Mississippi v. Ester Mann, Harriet Ashley, and Ron Nederhoed (Miss.)—Sidewalk counselors arrested for obstructing the sidewalk while peacefully praying and holding signs on the public sidewalk outside Mississippi’s last standing abortion clinic, the Jackson Women’s Health Organization. Jackson Police Department officers claim that the activists’ signs and chairs constitute an obstruction, despite leaving 4 feet of open sidewalk for passersby to traverse. City officials now seek to meet with local counsel to discuss the pending cases and future application of this law.
Respect Life South San Francisco v. City of South San Francisco and Planned Parenthood (Calif.)—Petition for writ of mandate to overturn grant of use permit for Planned Parenthood clinic. Petitioners assert that the City wrongfully exempted the permit from compliance with applicable state environmental impact law and regulations. Decision pending.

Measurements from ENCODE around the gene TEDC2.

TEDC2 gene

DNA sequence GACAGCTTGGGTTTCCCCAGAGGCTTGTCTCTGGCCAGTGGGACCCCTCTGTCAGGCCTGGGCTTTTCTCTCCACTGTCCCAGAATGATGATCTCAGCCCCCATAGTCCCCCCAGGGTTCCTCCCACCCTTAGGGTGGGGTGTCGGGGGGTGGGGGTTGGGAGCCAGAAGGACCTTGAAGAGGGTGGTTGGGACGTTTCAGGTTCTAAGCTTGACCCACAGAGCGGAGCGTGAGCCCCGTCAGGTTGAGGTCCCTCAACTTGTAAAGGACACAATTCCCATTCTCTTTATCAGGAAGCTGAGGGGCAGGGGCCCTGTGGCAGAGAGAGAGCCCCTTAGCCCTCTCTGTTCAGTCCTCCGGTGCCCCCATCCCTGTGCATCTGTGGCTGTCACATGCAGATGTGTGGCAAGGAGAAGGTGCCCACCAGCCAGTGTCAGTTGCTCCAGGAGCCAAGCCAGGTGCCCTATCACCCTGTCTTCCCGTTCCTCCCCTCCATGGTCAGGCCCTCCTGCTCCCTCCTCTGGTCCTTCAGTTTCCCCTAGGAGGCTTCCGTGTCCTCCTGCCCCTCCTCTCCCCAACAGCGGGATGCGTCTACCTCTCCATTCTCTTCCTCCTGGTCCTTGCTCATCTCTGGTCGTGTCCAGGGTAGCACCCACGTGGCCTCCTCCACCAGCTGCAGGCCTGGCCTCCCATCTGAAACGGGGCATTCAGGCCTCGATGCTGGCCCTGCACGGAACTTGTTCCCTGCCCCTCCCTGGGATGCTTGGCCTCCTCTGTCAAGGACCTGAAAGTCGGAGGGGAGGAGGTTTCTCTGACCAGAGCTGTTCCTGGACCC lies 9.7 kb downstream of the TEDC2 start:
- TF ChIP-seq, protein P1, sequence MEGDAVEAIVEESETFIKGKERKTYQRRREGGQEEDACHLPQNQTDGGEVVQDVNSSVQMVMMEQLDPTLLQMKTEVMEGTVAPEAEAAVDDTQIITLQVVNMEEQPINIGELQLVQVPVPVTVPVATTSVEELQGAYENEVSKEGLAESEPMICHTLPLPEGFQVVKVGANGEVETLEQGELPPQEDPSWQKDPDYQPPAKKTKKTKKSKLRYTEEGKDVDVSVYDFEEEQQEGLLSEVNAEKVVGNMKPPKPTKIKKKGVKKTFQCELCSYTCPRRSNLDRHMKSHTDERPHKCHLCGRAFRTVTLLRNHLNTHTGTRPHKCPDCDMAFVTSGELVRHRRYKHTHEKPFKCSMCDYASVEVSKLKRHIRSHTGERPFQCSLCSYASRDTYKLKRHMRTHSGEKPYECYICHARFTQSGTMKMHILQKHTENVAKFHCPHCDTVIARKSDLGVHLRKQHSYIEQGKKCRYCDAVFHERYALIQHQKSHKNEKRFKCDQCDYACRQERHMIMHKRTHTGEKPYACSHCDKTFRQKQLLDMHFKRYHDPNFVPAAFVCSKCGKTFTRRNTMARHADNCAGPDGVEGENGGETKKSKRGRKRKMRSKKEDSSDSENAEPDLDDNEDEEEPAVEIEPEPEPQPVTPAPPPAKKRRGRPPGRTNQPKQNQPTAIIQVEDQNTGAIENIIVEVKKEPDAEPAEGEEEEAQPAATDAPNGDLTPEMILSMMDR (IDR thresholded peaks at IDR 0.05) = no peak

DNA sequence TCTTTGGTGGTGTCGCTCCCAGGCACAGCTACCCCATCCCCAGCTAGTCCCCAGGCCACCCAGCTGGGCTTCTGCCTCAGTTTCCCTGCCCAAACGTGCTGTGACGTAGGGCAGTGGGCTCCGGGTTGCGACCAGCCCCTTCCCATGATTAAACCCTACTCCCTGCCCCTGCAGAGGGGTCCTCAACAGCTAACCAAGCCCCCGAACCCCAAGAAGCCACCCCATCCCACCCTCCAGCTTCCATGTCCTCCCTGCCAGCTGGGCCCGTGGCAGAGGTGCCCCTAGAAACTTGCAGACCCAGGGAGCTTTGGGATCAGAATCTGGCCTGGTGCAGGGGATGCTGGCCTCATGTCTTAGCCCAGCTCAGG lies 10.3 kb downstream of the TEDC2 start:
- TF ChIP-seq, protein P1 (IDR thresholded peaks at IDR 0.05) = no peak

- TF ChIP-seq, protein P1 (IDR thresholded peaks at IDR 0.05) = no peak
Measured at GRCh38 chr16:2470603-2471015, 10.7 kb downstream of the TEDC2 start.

Diss v. Portland Public Schools—Bill Diss, a teacher at a Portland, Oregon high school, has had his teaching contract terminated following his request for a religious exemption to excuse his participation in a school program administered by Planned Parenthood. Following his request for accommodation, Mr. Diss was subjected to harassment and retaliation by school administrators throughout the school year, which ultimately culminated in the termination of his employment. LLDF has filed an employment discrimination complaint with the Oregon Bureau of Labor and Industries and with the Equal Employment Opportunity Commission as a first step to protect Mr. Diss’ rights under applicable statutes and his rights to freedom of expression and freedom of religion.
In re Kline—March 2014: Kline will file a Petition for a Writ of Certiorari in the U.S. Supreme Court seeking review of the Kansas Supreme Court’s many novel applications of legal ethics in the politically charged Kline case. Court denied.